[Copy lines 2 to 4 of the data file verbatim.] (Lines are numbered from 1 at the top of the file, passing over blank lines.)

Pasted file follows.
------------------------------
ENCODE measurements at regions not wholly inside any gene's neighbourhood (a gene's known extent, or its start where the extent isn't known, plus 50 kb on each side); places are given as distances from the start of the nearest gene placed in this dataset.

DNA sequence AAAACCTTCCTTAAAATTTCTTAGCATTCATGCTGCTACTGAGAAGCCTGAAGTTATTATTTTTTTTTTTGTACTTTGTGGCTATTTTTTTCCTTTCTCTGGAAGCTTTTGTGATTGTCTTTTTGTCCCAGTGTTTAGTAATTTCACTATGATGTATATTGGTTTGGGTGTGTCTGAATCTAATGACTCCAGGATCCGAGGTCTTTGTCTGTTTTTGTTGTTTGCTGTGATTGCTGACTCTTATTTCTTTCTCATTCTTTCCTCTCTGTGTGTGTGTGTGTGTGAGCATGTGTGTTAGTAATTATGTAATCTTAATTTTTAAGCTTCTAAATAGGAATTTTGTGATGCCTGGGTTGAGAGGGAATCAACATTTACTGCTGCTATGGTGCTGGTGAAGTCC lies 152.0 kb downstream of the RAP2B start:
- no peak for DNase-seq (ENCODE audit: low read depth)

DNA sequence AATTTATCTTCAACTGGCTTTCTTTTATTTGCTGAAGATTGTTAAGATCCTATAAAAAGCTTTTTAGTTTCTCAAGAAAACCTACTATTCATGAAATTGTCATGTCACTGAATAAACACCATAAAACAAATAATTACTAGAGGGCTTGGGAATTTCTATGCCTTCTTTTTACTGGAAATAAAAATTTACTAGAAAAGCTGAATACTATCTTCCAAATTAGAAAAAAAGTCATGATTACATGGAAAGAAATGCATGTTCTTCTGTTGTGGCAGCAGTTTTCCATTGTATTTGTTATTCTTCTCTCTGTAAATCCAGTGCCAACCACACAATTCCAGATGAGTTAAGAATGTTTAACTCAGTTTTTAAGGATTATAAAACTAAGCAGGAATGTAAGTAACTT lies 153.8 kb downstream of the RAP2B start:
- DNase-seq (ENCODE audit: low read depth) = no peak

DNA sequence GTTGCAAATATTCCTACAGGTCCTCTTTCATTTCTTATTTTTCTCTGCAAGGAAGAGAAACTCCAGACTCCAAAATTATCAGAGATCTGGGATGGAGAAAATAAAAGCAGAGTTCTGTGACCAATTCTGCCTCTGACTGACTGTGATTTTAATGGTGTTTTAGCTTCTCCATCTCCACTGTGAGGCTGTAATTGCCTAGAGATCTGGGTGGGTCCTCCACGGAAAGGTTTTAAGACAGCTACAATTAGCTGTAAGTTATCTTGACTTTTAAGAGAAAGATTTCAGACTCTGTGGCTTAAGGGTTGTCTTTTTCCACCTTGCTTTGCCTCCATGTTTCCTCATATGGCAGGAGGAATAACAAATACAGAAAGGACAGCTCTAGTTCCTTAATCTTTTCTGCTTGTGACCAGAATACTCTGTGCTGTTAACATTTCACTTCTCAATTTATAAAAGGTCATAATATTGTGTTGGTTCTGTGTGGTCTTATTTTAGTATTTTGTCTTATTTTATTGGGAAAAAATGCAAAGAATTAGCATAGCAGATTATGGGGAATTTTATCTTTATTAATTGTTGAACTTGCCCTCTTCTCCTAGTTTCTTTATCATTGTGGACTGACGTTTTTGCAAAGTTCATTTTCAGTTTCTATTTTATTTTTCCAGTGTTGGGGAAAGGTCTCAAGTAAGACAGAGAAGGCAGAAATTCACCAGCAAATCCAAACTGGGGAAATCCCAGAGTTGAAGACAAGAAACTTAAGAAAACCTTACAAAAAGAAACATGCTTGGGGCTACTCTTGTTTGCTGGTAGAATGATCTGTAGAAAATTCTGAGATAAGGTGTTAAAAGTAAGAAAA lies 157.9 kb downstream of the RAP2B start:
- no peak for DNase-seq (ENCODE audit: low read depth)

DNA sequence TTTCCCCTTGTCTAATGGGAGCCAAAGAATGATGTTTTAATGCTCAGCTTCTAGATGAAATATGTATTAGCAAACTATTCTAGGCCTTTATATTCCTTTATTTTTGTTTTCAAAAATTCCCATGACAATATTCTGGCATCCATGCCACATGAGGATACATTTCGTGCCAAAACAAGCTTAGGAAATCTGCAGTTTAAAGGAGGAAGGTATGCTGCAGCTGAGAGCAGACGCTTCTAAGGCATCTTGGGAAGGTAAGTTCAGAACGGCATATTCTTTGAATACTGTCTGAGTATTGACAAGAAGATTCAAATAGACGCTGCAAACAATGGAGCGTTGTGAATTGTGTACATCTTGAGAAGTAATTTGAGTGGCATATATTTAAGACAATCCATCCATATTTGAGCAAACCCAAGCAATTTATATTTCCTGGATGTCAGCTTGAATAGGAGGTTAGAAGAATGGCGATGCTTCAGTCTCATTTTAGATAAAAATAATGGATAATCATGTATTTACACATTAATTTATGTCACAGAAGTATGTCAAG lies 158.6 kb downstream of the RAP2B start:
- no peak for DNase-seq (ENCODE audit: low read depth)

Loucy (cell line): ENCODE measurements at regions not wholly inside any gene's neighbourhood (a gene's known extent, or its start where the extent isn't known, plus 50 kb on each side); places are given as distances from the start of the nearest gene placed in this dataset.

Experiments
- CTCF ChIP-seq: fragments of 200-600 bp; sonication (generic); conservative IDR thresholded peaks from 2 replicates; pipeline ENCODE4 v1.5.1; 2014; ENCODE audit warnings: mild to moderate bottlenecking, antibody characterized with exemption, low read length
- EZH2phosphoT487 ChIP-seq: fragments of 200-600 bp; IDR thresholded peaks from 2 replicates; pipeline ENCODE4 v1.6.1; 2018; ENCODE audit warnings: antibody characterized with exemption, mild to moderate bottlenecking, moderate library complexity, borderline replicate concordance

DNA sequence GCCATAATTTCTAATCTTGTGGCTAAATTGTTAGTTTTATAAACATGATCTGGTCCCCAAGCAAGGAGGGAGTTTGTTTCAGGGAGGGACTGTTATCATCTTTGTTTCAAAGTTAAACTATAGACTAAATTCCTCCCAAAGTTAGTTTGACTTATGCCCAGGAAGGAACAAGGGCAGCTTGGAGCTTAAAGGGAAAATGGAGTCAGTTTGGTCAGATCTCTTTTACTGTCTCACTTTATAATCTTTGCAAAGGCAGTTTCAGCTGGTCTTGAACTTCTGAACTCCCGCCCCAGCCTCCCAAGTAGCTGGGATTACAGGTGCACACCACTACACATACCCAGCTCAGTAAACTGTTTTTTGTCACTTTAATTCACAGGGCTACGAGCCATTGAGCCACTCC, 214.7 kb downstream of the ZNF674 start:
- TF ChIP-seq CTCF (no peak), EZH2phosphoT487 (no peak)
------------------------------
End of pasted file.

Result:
DNA sequence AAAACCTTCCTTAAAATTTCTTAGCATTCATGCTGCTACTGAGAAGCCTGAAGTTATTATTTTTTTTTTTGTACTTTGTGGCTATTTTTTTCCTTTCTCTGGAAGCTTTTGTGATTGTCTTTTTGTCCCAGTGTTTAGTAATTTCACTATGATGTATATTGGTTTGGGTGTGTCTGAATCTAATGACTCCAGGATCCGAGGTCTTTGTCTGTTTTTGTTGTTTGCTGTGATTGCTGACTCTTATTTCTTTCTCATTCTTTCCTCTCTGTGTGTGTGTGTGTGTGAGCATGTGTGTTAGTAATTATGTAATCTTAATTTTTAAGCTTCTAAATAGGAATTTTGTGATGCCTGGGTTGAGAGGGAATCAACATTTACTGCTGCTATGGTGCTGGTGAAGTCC lies 152.0 kb downstream of the RAP2B start:
- no peak for DNase-seq (ENCODE audit: low read depth)

DNA sequence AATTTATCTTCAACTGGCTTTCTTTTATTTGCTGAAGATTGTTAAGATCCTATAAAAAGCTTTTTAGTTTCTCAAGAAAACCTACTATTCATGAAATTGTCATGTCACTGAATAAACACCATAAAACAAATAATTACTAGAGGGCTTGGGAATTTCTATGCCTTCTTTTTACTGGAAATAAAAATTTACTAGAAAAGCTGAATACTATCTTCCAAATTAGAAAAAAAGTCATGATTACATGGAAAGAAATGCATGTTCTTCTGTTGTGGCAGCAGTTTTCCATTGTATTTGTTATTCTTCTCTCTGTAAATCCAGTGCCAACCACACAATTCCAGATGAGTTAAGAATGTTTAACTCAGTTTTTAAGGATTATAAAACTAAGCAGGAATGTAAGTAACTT lies 153.8 kb downstream of the RAP2B start: